Terence Charlston is an internationally recognised specialist performer on early keyboard instruments and widely acknowledged for his engaging virtuosity and expressive communication. He has been described as one of Britain’s leading early keyboard players and his sympathetic command of original instruments has made him a frequent performer at collections of early keyboard instruments all over the world. Over the last 30 years, he has built an enviably broad career as a solo performer and chamber musician, choral and orchestral director, and teacher and academic researcher.

Terence Charlston was born in Blackpool, Lancashire. From an early age, he was drawn to the sound and repertoire of old instruments, especially the harpsichord, which he first experienced through recordings and BBC Radio 3 broadcasts. He studied piano and organ from childhood and later took degrees in Oxford and London, and in organ, harpsichord and musicology beginning his career in church music. As a harpsichord and organ soloist, he has toured extensively within Europe, as well as to Japan, the USA and South America giving courses and master classes in Germany, Greece, Italy, Mexico and USA.

He is well known to chamber music audiences and performs and records with many of today’s leading period singers, instrumentalists and ensembles. He was a member of the quartet London Baroque between 1995 and 2007 with whom he gave nearly 500 concerts worldwide, and since 2007 is a core member of Florilegium. Like many a Lancashire man, he has gravitated south but is proud to be a patron and a guest director of Lancashire Sinfonietta, and to contribute to the educational programmes of the Royal Northern College of Music in Manchester where he is International Visiting Tutor in Harpsichord Studies. His wide repertoire and numerous recording span the 16th century to the present day and reflect his passionate commitment to keyboard music of all types and styles. His has recorded on harpsichord, organ, virginals, clavichord and fortepiano, and as vocal and ensemble director.

He is passionately interested in keyboard music of all periods and his harpsichord and organ recordings have been well received in the musical press. His recorded repertoire is particularly broad (over 80 commercial CDs on harpsichord, organ, virginals, clavichord and fortepiano) and can be heard on the ASV, BIS, Chandos, Channel Classics, Deux-Elles, Divine Art, Harmonia Mundi, and Naxos labels. For the National Trust he has recorded all the playable keyboard instruments of the Fenton House Collection in Hampstead, London. For the Royal College of Music in London he recently made audio and video recordings on six of the playable plucked keyboard instruments and one clavichord. He has recorded the contents of RCM MS 2093 on the virginals by Stephen Keene, London, 1668 and harpsichord by Thomas Barton, London, 1709 at the University of Edinburgh, Musical Instruments Museum. He recently gave solo recitals in Slovakia and Scandinavia and toured North America with flautist Ashley Solomon giving concerts and master classes at Lawrence, Case Western, the Julliard School and Yale Universities.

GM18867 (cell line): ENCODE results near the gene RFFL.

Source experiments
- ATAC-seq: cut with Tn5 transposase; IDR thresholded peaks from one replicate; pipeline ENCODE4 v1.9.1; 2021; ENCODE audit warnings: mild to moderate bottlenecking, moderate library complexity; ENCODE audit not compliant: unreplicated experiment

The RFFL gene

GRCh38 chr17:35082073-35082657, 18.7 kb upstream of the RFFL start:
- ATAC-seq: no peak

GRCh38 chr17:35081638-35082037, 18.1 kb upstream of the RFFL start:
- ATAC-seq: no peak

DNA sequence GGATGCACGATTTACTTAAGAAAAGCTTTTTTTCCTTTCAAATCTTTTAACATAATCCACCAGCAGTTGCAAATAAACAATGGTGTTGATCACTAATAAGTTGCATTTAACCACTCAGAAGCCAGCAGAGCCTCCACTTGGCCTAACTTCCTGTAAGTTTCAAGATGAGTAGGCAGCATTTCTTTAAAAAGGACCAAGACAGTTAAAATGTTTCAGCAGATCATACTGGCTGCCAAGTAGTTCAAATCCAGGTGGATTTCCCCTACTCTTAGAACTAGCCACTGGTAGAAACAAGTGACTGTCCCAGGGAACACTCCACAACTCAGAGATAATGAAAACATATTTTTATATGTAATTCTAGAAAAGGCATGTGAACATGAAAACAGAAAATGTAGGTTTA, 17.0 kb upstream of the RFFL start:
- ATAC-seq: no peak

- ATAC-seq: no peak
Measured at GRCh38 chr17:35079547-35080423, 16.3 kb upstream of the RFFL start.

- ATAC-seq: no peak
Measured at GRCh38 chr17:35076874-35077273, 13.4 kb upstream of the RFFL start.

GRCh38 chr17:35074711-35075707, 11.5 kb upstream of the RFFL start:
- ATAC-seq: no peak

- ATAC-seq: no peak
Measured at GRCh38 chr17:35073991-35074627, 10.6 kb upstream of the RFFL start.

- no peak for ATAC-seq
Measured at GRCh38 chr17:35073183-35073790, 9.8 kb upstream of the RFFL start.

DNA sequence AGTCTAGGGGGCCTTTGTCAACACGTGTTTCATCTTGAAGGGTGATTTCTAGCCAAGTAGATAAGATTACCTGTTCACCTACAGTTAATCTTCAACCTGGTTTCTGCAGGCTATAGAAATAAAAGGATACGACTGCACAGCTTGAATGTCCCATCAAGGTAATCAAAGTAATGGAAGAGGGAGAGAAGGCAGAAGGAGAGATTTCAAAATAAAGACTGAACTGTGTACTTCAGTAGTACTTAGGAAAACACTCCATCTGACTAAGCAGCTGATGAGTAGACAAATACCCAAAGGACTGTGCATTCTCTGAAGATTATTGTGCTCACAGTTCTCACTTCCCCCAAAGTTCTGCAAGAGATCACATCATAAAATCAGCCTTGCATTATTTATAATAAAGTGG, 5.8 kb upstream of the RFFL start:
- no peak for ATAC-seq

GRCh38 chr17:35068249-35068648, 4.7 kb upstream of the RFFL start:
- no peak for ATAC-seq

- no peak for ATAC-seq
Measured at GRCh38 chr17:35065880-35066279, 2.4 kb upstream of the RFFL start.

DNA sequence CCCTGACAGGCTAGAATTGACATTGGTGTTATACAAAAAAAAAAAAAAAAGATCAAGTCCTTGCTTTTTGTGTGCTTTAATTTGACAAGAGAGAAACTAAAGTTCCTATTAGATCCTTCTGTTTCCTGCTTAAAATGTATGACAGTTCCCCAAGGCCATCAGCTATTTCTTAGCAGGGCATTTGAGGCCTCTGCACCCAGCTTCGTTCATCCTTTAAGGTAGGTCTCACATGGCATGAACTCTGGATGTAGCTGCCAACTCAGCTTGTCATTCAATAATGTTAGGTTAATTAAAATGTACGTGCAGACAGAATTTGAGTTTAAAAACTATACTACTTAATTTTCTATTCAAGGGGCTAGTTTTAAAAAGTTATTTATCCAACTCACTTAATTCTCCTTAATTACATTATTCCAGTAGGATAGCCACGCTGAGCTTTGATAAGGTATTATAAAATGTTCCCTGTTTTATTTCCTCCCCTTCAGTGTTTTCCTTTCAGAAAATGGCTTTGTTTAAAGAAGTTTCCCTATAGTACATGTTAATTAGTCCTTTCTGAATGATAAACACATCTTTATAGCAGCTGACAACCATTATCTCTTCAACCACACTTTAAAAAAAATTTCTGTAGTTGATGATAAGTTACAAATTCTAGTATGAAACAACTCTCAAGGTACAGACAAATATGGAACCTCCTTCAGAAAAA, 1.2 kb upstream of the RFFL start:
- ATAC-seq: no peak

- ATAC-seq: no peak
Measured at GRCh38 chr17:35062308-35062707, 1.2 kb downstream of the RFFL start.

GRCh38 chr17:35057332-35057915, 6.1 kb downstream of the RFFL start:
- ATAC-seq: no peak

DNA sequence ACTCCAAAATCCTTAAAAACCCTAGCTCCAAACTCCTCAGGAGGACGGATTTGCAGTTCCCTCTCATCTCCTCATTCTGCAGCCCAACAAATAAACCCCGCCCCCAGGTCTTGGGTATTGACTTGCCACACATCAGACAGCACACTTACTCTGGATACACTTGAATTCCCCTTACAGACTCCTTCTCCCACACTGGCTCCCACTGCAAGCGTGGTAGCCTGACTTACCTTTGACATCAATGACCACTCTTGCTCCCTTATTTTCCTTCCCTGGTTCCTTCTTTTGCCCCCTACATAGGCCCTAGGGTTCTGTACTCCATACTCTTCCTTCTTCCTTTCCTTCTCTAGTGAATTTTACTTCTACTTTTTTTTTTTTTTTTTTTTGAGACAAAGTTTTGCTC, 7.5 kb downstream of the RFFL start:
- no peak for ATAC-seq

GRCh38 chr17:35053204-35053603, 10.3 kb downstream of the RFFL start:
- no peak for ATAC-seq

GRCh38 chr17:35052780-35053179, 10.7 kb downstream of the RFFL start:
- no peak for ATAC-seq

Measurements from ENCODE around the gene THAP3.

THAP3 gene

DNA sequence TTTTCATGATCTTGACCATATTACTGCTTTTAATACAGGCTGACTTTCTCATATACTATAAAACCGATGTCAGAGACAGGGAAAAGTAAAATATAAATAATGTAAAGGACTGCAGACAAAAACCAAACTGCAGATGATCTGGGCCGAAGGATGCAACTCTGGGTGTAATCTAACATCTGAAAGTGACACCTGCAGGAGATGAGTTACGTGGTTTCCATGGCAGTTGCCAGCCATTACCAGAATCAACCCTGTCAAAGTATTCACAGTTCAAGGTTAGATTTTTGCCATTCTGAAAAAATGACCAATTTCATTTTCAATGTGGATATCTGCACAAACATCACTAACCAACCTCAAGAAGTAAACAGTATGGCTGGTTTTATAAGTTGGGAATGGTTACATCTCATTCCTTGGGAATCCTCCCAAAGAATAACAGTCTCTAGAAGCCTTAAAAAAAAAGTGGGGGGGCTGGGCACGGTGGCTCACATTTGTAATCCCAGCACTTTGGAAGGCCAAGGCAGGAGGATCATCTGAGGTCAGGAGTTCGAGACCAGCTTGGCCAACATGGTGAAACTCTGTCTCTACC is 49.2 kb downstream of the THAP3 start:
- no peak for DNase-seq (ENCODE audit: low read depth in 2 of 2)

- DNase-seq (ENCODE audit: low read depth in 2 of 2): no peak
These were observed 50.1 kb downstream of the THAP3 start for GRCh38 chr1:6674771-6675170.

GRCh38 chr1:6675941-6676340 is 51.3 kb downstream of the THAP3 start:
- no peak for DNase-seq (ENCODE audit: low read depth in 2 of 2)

In addition to an international performing career, he is much in demand as a teacher. He taught academic studies, performance practice and harpsichord at the Royal Academy of Music, London where he founded the department of Historical Performance (1995). He also lectures for the London centre of Lawrence University, Wisconsin and has given master classes in Italy, Germany, Greece, USA and Mexico. He is professor of harpsichord at the Royal College of Music, London where he is Professor of Historical Keyboard Instruments, a personal Chair created for him in 2016. His extensive collection of copies and reconstructions of historical keyboard instruments is used for concerts and recordings and available to his teaching studio.

Terence is an important advocate of English and continental keyboard music of the 17th and 18th centuries — a reflection of his artistic fascination with and critically acclaimed interpretations of this repertoire — and he has initiated a number of pioneering concerts and recording projects. These include editions and recordings of all Matthew Locke’s organ and harpsichord music, Carlo Ignazio Monza’s Pièces modernes pour le Clavecin, a recording and interactive edition of the keyboard music of Albertus Bryne, and William Byrd’s My Ladye Nevell Booke which can be heard on the British Library’s Turning Pages. He made the world premiere recording of the recently discovered keyboard manuscript of Antoine Selosse and is co-editing a six-volume facsimile series, English Keyboard Music c.1650– c.1700.

Over the last five years he has helped to guide the exciting young vocal ensemble Amici Voices. He has guest directed most of their concerts and recording projects including the Bach Passions, Christmas Oratorio, Mass in B Minor and two recordings, one of music from the time of the battle of Agincourt and the other of Bach cantatas 106 and 182 and the motet Komm, Jesu, komm.

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Double manual harpsichord after Ruckers 1624 by Andrew Garlick, 1998.